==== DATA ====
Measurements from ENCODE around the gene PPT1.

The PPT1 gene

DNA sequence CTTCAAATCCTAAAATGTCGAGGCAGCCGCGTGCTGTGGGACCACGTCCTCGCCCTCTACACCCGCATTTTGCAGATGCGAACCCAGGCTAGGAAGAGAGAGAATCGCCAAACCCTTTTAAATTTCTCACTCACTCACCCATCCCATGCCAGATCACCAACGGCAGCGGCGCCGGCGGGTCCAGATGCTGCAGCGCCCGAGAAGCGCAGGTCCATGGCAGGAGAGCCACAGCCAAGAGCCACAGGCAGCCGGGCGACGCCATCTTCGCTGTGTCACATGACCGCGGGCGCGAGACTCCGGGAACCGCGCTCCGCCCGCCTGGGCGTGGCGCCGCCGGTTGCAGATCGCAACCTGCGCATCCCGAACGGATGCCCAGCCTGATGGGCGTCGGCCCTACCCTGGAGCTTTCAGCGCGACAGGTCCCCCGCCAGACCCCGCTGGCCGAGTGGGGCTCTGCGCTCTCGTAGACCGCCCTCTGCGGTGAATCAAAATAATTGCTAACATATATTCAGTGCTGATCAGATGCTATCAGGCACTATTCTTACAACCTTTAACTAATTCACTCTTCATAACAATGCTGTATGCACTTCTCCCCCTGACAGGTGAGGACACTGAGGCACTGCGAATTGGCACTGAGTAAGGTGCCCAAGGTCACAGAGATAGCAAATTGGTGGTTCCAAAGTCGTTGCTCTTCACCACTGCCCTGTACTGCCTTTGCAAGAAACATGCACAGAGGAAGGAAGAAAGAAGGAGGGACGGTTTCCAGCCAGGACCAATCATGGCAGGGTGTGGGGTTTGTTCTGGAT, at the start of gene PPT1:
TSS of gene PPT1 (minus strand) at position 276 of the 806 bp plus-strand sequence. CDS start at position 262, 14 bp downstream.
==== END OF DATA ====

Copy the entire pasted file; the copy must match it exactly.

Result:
Measurements from ENCODE around the gene PPT1.

The PPT1 gene

DNA sequence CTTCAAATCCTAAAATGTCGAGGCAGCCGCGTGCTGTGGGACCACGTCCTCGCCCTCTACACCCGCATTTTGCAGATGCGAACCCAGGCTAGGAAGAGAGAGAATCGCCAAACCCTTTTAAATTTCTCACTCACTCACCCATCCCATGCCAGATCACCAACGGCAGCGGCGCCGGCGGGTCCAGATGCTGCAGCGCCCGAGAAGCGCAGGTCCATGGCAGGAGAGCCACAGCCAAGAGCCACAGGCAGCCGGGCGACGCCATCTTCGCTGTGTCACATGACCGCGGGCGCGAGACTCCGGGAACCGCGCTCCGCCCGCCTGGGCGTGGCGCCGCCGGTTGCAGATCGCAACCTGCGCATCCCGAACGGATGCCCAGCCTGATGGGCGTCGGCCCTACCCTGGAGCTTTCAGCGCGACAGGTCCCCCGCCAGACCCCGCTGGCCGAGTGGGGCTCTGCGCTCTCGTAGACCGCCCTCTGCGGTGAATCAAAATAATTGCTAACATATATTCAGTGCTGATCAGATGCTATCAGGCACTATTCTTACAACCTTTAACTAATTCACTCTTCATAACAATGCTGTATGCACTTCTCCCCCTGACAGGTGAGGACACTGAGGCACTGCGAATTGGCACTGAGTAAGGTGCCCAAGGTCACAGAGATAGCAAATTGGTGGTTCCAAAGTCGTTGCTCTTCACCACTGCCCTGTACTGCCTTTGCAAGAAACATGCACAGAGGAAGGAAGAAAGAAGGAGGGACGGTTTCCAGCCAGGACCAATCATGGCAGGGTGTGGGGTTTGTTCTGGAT, at the start of gene PPT1:
TSS of gene PPT1 (minus strand) at position 276 of the 806 bp plus-strand sequence. CDS start at position 262, 14 bp downstream.